By Roisin Linnie on 15 Sep 2015
Didn’t make it to Inbound 2015? Don’t worry, I’m here to share all the great stuff I learned while in the beautiful Boston. The first thing we learned was that Hubspotters love a good inspirational tee. Here are two of our favourites. Apologies for the blur, it’s really hard to take a good photo while chasing (stalking) people.
Apart from the great T-shirts, I also learned a lot in terms of digital marketing goodness. After collating all of my frantic note taking, I was happy to see that there was a common theme between my top insights; Content needs to be memorable, shareable and vulnerable. So, here it goes...
I think I’ve forgotten this before:
Dr. Carmen Simon, in her talk ‘The Neuroscience of Memorable Content’ said that there were two huge trends which impact content marketing today:
- Content Amnesia: People forgetting your content
- Content Déjà vu: Content is too similar and becoming repetitive
In a world where content is abundant, it’s too easy to get content amnesia. Think of your audience like fishies with a 3 second memory* (shout out to Wolfgang the fish who died tragically this year - RIP). Your audience won’t remember your content unless it’s helpful, unique or relatable.
*It turns out that the 3-second memory fish fact is actually a myth. I promise every other fact in this blog is legit.
17% of people think its okay to text while having sex:
According to Dr. Simon, you have to ask the question, ‘What do you want them to remember from this piece of content?’. Apparently, people will only remember, at most, 10% of your content. To reiterate this point, Dr. Carmen (I’m going to stop saying Dr. now, even though it’s so snazzy) shared an example of a presentation she was at in Italy. The only thing she remembers from that presentation was that 17% of people think its okay to text while having sex. This was probably not the statistic that the speaker wanted the audience to remember and I hope that’s not the statistic that you take away from reading this blog.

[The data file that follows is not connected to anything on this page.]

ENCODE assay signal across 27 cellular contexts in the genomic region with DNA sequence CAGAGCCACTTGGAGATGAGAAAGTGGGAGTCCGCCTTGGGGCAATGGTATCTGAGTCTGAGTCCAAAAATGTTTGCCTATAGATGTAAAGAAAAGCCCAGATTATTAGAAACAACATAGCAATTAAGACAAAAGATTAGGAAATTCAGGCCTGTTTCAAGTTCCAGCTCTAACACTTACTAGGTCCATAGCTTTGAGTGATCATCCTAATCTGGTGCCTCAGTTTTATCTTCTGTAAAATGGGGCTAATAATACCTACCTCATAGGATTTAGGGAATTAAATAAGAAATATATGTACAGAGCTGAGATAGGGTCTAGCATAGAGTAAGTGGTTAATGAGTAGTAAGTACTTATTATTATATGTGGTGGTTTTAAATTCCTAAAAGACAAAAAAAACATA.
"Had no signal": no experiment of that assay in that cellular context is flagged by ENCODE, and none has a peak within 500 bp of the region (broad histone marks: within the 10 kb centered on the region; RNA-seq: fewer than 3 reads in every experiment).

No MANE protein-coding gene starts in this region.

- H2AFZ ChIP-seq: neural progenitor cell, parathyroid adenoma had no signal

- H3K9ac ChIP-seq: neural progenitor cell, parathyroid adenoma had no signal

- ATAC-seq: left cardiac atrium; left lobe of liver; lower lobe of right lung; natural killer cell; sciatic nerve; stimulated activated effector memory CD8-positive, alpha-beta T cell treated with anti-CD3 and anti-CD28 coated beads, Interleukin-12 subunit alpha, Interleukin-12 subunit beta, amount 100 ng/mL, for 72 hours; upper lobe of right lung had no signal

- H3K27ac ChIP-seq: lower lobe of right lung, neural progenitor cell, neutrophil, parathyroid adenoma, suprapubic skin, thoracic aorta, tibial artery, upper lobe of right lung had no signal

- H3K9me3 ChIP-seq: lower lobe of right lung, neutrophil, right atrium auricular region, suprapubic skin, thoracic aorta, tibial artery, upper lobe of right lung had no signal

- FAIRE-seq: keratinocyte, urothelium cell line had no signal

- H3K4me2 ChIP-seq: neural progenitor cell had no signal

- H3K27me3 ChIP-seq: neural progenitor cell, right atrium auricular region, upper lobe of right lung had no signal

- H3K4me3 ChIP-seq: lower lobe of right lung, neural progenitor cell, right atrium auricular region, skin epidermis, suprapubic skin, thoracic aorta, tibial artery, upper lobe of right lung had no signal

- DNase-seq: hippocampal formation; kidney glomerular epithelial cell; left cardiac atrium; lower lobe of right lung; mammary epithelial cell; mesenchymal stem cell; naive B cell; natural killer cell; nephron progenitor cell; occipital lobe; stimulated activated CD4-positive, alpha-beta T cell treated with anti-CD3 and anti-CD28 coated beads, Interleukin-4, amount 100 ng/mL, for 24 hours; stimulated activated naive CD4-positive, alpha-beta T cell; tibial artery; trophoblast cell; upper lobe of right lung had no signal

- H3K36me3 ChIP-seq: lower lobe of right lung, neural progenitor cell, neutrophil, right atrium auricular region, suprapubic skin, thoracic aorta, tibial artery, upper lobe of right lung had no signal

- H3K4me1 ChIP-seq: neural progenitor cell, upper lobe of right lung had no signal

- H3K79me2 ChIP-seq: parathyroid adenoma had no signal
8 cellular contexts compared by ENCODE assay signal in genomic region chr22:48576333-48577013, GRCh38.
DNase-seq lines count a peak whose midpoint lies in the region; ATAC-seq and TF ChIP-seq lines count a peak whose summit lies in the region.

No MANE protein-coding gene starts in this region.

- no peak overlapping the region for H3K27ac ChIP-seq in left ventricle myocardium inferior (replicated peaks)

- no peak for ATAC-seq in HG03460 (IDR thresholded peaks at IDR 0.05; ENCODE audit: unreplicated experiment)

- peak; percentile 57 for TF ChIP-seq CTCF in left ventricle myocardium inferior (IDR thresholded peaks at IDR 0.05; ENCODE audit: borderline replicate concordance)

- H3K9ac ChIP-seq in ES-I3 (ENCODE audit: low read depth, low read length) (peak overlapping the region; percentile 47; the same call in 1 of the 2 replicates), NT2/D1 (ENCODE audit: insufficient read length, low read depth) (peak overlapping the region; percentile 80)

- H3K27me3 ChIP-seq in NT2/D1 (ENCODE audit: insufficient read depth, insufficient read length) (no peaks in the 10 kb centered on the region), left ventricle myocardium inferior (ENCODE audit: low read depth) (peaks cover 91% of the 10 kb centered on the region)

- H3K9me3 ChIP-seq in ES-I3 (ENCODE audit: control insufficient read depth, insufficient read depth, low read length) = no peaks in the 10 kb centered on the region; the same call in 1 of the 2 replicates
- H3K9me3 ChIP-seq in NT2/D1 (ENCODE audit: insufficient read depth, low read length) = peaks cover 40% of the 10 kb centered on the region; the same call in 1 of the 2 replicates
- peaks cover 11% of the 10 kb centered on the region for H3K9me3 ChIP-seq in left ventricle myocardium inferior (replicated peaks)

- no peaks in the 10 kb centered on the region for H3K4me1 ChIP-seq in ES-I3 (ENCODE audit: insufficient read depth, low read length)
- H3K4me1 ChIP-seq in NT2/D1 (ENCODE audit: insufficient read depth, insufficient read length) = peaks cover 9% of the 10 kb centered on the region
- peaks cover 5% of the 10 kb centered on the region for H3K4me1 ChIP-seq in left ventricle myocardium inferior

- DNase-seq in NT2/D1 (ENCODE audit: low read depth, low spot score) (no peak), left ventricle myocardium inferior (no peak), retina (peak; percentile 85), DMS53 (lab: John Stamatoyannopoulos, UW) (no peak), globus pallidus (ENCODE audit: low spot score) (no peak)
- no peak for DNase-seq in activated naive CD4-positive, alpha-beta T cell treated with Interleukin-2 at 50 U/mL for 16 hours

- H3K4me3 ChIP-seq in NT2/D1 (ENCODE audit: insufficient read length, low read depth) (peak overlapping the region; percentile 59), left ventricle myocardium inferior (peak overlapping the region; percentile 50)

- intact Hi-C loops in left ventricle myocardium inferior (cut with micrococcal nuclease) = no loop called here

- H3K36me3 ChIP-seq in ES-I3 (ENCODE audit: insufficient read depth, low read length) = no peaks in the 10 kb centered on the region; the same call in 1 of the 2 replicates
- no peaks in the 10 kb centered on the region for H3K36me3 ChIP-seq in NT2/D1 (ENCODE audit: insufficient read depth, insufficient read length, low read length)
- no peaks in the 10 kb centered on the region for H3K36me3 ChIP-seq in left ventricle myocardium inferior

Who ignores Fleetwood Mac?
As you’re reading this you might be in an office with loads of noise and people talking around you. If you're lucky tthere might even be some Fleetwood Mac greatest hits blasting (a Wolfgang Digital office favourite). We habituate and ignore these noises that surround us, and we do this with content too.
However, according to Carmen it is possible to control what people remember about your business and your content. By combining neuroscience with cognitive psychology, we can understand the foundations of why people remember things. Her top tip for controlling what people remember is to always start your content by asking yourself what you want your audience to remember - what is the 10%?
Eat Food. Not too much. Mostly plants.
If you want your audience to remember your content, you have to simplify it.
Carmen used the book ‘Defense of Food’ to further emphasise her point about the importance of simplifying content. The three-part statement for this book is “Eat Food. Not too much. Mostly plants.” By reading those seven words, the audience immediately know what the content is about and most of all, they are likely to remember it.
Do I have your attention yet?